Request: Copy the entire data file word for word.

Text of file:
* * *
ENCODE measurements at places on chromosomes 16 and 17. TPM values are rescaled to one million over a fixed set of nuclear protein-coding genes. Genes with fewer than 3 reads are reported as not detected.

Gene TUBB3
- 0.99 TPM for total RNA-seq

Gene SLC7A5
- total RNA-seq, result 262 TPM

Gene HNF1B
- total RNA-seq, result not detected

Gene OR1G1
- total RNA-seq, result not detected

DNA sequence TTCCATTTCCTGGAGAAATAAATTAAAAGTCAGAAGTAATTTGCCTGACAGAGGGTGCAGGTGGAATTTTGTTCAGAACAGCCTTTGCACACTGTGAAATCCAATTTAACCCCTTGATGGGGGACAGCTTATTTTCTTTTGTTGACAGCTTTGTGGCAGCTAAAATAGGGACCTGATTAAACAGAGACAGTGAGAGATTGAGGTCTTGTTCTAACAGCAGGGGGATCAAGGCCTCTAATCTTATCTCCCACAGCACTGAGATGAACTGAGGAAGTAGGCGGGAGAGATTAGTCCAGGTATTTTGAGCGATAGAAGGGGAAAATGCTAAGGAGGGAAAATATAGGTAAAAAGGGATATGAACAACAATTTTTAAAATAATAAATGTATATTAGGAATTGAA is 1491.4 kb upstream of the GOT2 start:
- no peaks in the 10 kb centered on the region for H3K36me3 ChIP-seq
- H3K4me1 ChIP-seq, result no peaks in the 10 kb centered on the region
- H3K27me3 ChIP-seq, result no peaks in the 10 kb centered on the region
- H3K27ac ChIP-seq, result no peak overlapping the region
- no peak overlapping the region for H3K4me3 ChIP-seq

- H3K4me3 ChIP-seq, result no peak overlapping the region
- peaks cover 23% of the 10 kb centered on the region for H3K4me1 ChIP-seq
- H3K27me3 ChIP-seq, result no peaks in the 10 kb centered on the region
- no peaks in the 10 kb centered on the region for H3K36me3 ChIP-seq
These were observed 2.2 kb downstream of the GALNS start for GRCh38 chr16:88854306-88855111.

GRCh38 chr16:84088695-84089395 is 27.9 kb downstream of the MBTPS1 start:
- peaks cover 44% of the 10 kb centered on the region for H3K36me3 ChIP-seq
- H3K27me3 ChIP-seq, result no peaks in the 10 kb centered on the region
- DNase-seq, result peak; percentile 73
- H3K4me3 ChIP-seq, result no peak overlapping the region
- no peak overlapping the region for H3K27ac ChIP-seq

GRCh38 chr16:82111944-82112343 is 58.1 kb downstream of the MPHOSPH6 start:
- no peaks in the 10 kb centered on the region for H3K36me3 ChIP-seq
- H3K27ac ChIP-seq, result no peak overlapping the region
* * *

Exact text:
ENCODE measurements at places on chromosomes 16 and 17. TPM values are rescaled to one million over a fixed set of nuclear protein-coding genes. Genes with fewer than 3 reads are reported as not detected.

Gene TUBB3
- 0.99 TPM for total RNA-seq

Gene SLC7A5
- total RNA-seq, result 262 TPM

Gene HNF1B
- total RNA-seq, result not detected

Gene OR1G1
- total RNA-seq, result not detected

DNA sequence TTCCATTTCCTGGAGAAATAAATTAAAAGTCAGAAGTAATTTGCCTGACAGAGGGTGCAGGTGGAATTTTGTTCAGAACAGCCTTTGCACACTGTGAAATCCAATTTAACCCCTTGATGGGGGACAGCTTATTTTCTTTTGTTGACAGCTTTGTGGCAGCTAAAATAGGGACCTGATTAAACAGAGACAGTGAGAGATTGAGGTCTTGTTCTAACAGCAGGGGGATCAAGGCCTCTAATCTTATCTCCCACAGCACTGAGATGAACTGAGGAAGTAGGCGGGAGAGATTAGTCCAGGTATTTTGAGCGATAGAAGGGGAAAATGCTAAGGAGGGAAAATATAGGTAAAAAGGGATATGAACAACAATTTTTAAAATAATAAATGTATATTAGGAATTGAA is 1491.4 kb upstream of the GOT2 start:
- no peaks in the 10 kb centered on the region for H3K36me3 ChIP-seq
- H3K4me1 ChIP-seq, result no peaks in the 10 kb centered on the region
- H3K27me3 ChIP-seq, result no peaks in the 10 kb centered on the region
- H3K27ac ChIP-seq, result no peak overlapping the region
- no peak overlapping the region for H3K4me3 ChIP-seq

- H3K4me3 ChIP-seq, result no peak overlapping the region
- peaks cover 23% of the 10 kb centered on the region for H3K4me1 ChIP-seq
- H3K27me3 ChIP-seq, result no peaks in the 10 kb centered on the region
- no peaks in the 10 kb centered on the region for H3K36me3 ChIP-seq
These were observed 2.2 kb downstream of the GALNS start for GRCh38 chr16:88854306-88855111.

GRCh38 chr16:84088695-84089395 is 27.9 kb downstream of the MBTPS1 start:
- peaks cover 44% of the 10 kb centered on the region for H3K36me3 ChIP-seq
- H3K27me3 ChIP-seq, result no peaks in the 10 kb centered on the region
- DNase-seq, result peak; percentile 73
- H3K4me3 ChIP-seq, result no peak overlapping the region
- no peak overlapping the region for H3K27ac ChIP-seq

GRCh38 chr16:82111944-82112343 is 58.1 kb downstream of the MPHOSPH6 start:
- no peaks in the 10 kb centered on the region for H3K36me3 ChIP-seq
- H3K27ac ChIP-seq, result no peak overlapping the region